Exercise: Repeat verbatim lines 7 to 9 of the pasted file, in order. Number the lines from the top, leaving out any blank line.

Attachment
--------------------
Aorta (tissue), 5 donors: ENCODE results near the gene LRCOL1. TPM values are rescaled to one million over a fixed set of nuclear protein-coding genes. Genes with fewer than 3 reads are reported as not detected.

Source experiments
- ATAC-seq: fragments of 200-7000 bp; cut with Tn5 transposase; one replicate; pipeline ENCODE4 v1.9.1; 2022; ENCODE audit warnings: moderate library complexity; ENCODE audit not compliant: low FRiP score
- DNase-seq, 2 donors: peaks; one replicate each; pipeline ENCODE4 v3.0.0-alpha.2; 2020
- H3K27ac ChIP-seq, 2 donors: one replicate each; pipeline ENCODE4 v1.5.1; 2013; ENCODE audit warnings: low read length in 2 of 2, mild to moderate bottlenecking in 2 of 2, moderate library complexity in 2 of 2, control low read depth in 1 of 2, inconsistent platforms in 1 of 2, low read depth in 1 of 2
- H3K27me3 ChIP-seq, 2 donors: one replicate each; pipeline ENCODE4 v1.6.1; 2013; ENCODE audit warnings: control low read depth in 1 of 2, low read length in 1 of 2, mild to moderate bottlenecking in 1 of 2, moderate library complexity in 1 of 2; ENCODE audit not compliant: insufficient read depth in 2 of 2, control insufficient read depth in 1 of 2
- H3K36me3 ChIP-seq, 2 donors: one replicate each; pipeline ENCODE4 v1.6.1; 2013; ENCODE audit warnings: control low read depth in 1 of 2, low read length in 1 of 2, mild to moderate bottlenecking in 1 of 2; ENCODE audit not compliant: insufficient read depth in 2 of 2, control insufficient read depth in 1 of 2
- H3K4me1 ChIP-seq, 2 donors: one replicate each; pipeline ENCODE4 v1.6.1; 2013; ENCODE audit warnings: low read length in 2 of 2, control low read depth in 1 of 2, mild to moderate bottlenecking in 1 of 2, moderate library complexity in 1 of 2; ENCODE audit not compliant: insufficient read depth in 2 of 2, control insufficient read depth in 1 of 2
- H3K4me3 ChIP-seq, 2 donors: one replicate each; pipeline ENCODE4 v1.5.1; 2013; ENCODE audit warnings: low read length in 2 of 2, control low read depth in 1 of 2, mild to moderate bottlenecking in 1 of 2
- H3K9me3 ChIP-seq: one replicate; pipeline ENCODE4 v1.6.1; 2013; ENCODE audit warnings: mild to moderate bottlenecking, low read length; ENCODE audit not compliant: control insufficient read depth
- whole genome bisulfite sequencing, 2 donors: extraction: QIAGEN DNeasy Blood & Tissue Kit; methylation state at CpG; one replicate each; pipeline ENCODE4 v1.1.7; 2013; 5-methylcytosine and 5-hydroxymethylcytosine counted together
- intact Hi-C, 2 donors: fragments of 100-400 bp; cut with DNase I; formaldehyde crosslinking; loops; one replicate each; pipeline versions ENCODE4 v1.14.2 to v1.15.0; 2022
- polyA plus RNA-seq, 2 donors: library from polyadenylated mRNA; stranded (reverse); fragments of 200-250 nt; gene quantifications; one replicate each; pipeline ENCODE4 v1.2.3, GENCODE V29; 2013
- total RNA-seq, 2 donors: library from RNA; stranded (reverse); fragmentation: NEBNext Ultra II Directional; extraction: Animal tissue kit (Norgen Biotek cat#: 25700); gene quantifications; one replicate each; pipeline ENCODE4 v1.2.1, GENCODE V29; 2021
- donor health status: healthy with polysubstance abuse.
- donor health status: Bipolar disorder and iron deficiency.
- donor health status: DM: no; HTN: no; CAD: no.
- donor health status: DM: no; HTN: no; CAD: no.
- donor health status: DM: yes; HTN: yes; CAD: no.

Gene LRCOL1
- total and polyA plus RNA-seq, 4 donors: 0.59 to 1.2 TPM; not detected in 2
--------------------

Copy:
- H3K36me3 ChIP-seq, 2 donors: one replicate each; pipeline ENCODE4 v1.6.1; 2013; ENCODE audit warnings: control low read depth in 1 of 2, low read length in 1 of 2, mild to moderate bottlenecking in 1 of 2; ENCODE audit not compliant: insufficient read depth in 2 of 2, control insufficient read depth in 1 of 2
- H3K4me1 ChIP-seq, 2 donors: one replicate each; pipeline ENCODE4 v1.6.1; 2013; ENCODE audit warnings: low read length in 2 of 2, control low read depth in 1 of 2, mild to moderate bottlenecking in 1 of 2, moderate library complexity in 1 of 2; ENCODE audit not compliant: insufficient read depth in 2 of 2, control insufficient read depth in 1 of 2
- H3K4me3 ChIP-seq, 2 donors: one replicate each; pipeline ENCODE4 v1.5.1; 2013; ENCODE audit warnings: low read length in 2 of 2, control low read depth in 1 of 2, mild to moderate bottlenecking in 1 of 2